Recent research from insurance provider GIO has found that getting a good night’s sleep before you hit the holiday road can make a world of difference when it comes to safety. Their survey of 4,097 Australian drivers found that a frightening 1 in 5 have admitted to falling asleep at the wheel.
GIO spokesperson Stephen Bell says, “Easter is one of the busiest times of the year for road accidents and motor insurance claims.
“While many of us will be taking the opportunity to make the most of the long weekend, it’s important not to stretch yourself beyond your limits and keep road safety front of mind.”
Easter, like most holidays, has always been a bad time for road deaths in Australia. The Easter road toll in 2016 was 9 deaths, and in 2015, the Easter road toll reached as high as 15, according to the Department of Infrastructure and Regional Development (bitre).
Tips to avoid crashing this Easter break
Here’s our top tips for safe driving this Easter long weekend, based on GIO’s research:
- Get a good night’s sleep in the days leading up to your journey.
- Avoid beginning a trip at the end of a day’s work, or driving at times when you would normally be asleep, such as very early in the morning.
- Take a break and stretch your legs every 2 hours, and swap drivers if you can.
- It is dangerous to rely on caffeine, energy drinks, and loud music – stopping to sleep is a much better solution.
- Slow down while driving at night, particularly in the country, as animals and other hazards are infinitely harder to spot in the dark.
- Ensure that your registration, car servicing, and car insurance are up to date before you leave!
Be safe out there, and remember, double demerit points begin today, so watch your speed!
Double demerits over Easter begins at midnight today until 11:59pm on the 17th (Monday). Please drive safe! pic.twitter.com/fcoTYaY0po
— Nine News Perth (@9NewsPerth) April 12, 2017
1. Don’t drive tired
GIO found that young drivers aged 18 to 24 years old were the drivers most likely to drive tired, with 29% of those surveyed admitting that they had fallen asleep at the wheel, even if only for a moment. The next highest age group is those aged 25-49 years old (23%), and drivers over 50 (15%).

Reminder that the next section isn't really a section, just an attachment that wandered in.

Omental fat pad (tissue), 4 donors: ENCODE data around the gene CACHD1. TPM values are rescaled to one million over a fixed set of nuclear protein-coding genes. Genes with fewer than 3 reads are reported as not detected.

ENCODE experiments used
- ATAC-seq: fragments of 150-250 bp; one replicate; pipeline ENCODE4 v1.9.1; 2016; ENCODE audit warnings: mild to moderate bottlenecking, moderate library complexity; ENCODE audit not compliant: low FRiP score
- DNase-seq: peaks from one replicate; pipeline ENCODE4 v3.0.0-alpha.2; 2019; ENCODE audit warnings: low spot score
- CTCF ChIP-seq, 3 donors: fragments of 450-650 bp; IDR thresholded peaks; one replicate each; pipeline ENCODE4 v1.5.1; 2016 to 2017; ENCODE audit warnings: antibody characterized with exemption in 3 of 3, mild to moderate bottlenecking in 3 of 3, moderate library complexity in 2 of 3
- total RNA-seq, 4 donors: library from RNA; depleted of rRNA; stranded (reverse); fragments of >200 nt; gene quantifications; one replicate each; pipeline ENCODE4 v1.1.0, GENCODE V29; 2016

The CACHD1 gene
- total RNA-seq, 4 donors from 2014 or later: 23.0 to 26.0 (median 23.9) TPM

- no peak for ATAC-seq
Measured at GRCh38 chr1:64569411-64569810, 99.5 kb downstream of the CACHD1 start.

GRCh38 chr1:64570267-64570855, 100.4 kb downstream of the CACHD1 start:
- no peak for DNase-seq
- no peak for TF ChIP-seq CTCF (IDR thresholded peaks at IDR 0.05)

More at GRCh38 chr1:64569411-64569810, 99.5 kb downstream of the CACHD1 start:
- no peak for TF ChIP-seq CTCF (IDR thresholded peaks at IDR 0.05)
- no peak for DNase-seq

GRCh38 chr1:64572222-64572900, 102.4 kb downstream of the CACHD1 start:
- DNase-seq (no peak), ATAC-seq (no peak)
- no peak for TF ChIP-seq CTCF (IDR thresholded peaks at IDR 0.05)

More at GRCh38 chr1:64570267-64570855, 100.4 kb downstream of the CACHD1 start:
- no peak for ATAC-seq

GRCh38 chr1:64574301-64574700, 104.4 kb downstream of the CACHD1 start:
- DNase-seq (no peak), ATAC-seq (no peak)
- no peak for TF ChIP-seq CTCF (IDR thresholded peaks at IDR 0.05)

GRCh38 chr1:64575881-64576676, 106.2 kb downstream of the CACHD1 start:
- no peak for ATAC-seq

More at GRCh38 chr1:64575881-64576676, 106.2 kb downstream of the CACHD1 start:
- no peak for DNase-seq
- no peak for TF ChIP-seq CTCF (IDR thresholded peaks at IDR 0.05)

The research also found that:
- Only a quarter of drivers stop for a break at the recommended 2 hour mark.
- More than a third (38%) push themselves past the 2.5-3.5 hour mark.
- One in five (22%) motorists drive more than 4 hours without stopping.
Fatigue has always been one of the biggest killers of drivers, and it can be very hard to notice when you’re fatigued. The Motoring.com.au team conducted a crash test experiment which shows that driving while fatigued has the same effects on the body as being impaired by alcohol:
Source: Motoring Australia
So get a good night’s sleep before taking your Easter road trip, and take breaks as you go!
2. Avoid distractions
Stephen Bell of GIO has urged parents in particular to be cautious during Easter time, as roughly two thirds (61%) say their children have distracted them from concentrating on the road at least once.
Approximately 40% of parents say that they dread taking long car tips with their kids – and who can blame them?
Common kid-related distractions for drivers include:
- Kicking the seat/interfering with the driver (80%)
- Fighting with siblings (76%)
- Playing noisily (73%)
- Playing loud music (55%)
Check out our top tips for travelling with kids to avoid dangerous driving situations.
“Children on road trips will inevitably become restless, so it’s important to plan ahead and schedule regular stops to stretch their legs and take a breather,” said Mr Bell.
“It’s a good idea to also have some car-friendly games or activities to keep them occupied.”
3. Don’t be impatient
Driving can be frustrating at the best of times – after all, everyone else on the road except you is an idiot. Drivers can easily fall victim to their own impatience when a lack of sleep and traffic jams are added into the mix.
Allianz Insurance advises that the majority of the claims they receive for car-related accidents during the Easter period occur in slow freeway crawls, resulting in plenty of nose-to-tail collisions.
“Allow plenty of time to get to your destination,” said an Allianz spokesperson.
“The roads will be full of people all doing the same as you, so if you’re travelling on a reasonably long trip and see a ‘Driver Reviver’ rest stop, pull over and take a break with a coffee and a biscuit.”
QBE Insurance echoes the driver warnings from GIO and Allianz, saying Easter traffic almost always causes increased car insurance claims.
“As there are generally more people on the road around Easter, this extra volume of traffic can often lead to more claims for damage from road-related accidents,” said a QBE spokesperson.
“We’d encourage everyone to be aware of fatigue. When on a road trip, people often drive for longer distances than usual and on less familiar roads.
“These factors, along with heavier traffic congestion, can cause frustration and tiredness for everyone in the car.
“Regular breaks are important, and it’s just as much the responsibility of the passengers as the driver to ensure there are pit-stops during long trips.”